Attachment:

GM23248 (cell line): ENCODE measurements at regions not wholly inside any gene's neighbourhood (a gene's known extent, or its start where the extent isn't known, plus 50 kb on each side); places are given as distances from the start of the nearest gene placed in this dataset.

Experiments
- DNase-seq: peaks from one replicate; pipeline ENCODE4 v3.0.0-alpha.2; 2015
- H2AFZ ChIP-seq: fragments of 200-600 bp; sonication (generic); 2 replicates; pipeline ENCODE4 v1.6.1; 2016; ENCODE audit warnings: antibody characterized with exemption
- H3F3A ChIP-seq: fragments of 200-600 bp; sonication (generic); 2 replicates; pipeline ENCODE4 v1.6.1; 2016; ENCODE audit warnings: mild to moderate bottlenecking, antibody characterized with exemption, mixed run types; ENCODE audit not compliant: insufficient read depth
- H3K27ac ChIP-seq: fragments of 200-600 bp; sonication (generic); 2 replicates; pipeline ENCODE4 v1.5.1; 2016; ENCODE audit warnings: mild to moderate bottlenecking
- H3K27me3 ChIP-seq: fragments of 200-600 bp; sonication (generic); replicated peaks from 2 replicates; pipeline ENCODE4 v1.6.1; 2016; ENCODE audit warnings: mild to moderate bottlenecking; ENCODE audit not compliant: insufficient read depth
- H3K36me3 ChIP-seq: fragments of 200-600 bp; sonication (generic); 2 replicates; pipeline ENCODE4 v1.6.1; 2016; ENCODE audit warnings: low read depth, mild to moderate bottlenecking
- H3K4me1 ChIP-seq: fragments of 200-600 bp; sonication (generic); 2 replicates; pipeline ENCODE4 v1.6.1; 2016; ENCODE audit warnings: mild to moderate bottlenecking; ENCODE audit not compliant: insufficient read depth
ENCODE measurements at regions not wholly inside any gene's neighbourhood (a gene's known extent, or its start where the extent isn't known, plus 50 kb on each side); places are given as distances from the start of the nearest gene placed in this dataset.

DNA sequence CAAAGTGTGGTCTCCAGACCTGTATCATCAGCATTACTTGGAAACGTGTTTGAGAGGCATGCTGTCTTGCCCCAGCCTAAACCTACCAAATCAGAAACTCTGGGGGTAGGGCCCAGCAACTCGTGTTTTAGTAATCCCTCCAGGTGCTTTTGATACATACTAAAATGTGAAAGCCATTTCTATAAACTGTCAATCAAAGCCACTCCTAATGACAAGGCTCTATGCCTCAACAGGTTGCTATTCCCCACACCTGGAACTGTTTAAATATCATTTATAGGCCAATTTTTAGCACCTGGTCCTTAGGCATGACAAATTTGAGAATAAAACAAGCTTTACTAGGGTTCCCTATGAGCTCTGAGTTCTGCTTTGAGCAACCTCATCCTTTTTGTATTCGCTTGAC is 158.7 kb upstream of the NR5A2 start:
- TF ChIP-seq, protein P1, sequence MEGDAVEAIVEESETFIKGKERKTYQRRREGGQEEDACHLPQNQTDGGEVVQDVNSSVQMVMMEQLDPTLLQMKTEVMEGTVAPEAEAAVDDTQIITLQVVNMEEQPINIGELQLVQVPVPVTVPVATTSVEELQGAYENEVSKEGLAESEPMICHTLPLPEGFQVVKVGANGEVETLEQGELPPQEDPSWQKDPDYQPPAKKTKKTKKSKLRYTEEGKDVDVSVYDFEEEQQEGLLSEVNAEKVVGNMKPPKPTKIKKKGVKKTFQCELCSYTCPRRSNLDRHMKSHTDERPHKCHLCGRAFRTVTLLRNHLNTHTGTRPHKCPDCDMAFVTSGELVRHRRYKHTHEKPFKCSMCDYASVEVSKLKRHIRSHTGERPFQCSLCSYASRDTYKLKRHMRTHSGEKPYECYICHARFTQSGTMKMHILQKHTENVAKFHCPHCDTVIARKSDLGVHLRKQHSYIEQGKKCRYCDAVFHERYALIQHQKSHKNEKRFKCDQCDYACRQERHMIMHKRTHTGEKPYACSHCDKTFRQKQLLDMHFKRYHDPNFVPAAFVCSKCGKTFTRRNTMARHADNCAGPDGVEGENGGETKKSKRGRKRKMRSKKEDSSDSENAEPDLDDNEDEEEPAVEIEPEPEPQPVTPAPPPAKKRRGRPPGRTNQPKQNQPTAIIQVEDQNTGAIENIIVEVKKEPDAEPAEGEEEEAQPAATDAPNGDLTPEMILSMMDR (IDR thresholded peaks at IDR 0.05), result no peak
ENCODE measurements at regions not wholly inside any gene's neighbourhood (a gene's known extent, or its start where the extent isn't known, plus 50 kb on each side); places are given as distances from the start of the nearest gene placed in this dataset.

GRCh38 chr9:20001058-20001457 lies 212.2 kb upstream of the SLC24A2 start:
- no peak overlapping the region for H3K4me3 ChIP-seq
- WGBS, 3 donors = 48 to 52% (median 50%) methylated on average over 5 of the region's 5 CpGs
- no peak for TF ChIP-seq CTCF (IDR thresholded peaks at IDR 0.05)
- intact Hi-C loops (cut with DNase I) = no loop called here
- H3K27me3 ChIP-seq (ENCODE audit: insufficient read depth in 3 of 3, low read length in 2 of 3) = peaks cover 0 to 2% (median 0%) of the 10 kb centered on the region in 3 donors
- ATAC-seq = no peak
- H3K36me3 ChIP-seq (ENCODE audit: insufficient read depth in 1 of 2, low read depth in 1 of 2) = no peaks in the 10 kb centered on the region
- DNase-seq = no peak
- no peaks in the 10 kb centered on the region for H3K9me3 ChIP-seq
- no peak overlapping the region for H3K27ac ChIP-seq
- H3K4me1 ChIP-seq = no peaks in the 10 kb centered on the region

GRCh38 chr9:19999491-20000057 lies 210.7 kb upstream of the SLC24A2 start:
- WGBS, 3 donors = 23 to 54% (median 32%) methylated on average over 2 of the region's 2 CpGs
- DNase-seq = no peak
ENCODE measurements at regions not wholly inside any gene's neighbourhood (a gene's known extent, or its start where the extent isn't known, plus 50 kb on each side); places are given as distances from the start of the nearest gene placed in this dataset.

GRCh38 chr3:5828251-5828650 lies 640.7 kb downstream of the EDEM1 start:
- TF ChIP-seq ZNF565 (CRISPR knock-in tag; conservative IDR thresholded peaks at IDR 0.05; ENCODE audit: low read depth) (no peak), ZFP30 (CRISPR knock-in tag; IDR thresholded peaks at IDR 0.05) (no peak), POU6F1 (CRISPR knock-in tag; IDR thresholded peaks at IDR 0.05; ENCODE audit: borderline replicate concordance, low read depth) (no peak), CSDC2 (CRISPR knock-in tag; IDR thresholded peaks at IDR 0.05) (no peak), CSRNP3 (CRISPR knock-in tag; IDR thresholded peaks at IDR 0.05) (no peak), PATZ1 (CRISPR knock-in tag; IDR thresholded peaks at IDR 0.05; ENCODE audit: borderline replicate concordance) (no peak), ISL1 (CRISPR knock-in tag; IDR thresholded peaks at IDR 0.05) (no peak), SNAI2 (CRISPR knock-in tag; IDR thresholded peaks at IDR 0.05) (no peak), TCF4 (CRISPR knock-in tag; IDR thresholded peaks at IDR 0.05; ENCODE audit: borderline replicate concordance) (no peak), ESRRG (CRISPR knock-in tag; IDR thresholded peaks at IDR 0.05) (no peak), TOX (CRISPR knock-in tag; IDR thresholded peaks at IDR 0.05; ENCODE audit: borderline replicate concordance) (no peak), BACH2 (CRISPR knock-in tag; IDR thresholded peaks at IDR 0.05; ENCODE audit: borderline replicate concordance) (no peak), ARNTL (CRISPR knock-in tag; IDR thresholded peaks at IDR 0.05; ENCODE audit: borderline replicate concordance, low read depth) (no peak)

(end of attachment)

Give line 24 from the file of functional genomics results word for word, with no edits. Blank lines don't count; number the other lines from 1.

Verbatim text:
- no peak overlapping the region for H3K27ac ChIP-seq